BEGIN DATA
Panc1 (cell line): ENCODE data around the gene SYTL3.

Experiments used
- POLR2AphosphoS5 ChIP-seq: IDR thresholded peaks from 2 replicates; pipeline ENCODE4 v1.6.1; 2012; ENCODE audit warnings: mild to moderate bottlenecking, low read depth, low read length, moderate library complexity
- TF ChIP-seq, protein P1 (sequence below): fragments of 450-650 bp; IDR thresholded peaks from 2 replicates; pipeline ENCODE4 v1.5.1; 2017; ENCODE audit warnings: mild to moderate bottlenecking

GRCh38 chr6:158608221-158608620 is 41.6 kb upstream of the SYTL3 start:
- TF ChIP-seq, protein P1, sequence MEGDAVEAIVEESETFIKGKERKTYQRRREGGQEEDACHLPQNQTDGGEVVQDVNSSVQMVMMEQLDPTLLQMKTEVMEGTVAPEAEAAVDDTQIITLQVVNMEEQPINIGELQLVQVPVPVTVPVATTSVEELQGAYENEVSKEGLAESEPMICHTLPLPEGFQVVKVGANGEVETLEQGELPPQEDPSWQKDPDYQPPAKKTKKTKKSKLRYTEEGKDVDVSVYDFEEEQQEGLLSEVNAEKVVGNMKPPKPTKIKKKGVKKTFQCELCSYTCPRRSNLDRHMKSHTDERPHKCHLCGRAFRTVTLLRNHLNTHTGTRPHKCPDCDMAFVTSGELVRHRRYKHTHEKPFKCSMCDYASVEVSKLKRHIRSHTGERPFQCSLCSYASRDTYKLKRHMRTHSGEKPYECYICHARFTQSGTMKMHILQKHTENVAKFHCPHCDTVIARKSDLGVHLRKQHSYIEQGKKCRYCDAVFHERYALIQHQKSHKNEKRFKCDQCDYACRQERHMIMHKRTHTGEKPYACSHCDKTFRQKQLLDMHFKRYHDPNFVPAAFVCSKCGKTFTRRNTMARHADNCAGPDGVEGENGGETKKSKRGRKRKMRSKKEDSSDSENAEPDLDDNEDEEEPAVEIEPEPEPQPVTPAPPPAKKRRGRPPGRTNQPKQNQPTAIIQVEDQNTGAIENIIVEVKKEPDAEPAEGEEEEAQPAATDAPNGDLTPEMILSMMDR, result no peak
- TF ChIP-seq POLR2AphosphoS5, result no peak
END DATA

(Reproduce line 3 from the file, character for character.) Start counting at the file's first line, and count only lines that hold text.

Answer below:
- POLR2AphosphoS5 ChIP-seq: IDR thresholded peaks from 2 replicates; pipeline ENCODE4 v1.6.1; 2012; ENCODE audit warnings: mild to moderate bottlenecking, low read depth, low read length, moderate library complexity